In the fall of last year, we covered a new Central Texas-focused initiative of the St. David’s Foundation called Opportunity Grants. To recap, these are grants that support new approaches to improving community health. They’re for short-term projects with long-term potential and they often explore new models. Back then, the foundation kicked off its Opportunity Grants initiative with a nearly $1 million commitment spread across 10 local nonprofits. Those grants addressed issues like e-cigarette prevention in middle schools, substance abuse recovery for youth, and vision screening for children.
A year later, we wanted to check back in with the Opportunity Grants initiative to see how it’s progressing and changing. Although the program hasn't significantly grown in size or scope, it's still going strong, which is great news for groups with fresh, new ideas.
The St. David’s Foundation recently announced ten new Opportunity Grant recipients with a similar financial commitment. This year, there was a heightened focus on healthy eating among children, serving special needs children, training mentors to work with children of incarcerated parents, and using technology to reach rural residents in the region. These new grants are between $80,000 and $100,000 and are to be used during a two-year period starting in January. The Opportunity Grant total for 2017 was $982,537. Grantees included Bookspring for pediatric literacy kits, Cardea for rural healthcare efforts, Women’s Health and Family Planning Association of Texas for contraceptive counseling toolkits, and the Arc of Capital Area for health promotion for people with disabilities.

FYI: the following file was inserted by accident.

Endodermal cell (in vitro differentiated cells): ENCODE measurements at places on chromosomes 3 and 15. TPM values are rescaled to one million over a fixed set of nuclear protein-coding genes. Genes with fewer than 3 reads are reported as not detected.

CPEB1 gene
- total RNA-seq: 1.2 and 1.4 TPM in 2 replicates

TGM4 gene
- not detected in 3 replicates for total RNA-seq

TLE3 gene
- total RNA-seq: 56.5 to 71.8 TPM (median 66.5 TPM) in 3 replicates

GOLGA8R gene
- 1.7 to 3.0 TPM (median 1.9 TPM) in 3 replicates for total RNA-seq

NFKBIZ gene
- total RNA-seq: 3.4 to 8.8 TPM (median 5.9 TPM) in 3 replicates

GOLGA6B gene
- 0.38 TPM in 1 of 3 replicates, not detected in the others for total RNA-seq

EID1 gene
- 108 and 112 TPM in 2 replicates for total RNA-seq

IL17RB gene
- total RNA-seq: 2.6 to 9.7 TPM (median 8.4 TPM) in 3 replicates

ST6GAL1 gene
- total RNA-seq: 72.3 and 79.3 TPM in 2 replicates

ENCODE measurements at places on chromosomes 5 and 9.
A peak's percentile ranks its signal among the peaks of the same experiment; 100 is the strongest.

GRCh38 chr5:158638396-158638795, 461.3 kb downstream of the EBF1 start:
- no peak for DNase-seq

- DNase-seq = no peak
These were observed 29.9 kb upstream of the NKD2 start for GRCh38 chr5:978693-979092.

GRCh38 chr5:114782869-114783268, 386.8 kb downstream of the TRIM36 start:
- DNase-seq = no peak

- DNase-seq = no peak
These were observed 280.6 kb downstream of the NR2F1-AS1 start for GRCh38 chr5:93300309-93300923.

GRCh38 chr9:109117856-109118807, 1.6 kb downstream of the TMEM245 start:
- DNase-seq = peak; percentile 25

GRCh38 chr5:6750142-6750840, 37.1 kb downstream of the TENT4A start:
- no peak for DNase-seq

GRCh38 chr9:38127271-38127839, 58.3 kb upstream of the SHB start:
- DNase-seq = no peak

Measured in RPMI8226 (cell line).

Earl Maxwell, CEO of St. David’s Foundation said:
Opportunity Grants allow St. David’s Foundation to explore fresh and exciting approaches as we work to make Central Texas the healthiest community in the world. We are delighted to work with these innovative organizations to seek the best solutions for our area’s healthcare challenges.
Upon review of both last year’s and this year’s Opportunity Grants, there is a consistently clear focus on children and youth. But women’s health is gaining some momentum here as well.
For example, there’s also been a big push at this foundation to provide postpartum support to low-income and underserved women. An application period for a related RFP recently ended, which marks St. David’s first major investment in this issue area. Overall, the St. David’s women’s health funding strategy involves and improving postpartum outcomes as well as reducing preterm birth disparities and promoting access to preventative services.
Women’s postpartum grants are expected to be larger than the Opportunity Grants though, as the foundation plans to award up to 15 of them up to $300,000 each for 18-month funding periods. But as with the Opportunity Grants, St. David’s postpartum support will be for programs and projects, not for ongoing nonprofit operations. The next round of funding decisions for this issue area are expected to be made in late-December. For 2017 in general, the foundation’s goal is to invest up to $75 million in the region to connect thousands of low-income people to a full range of health services.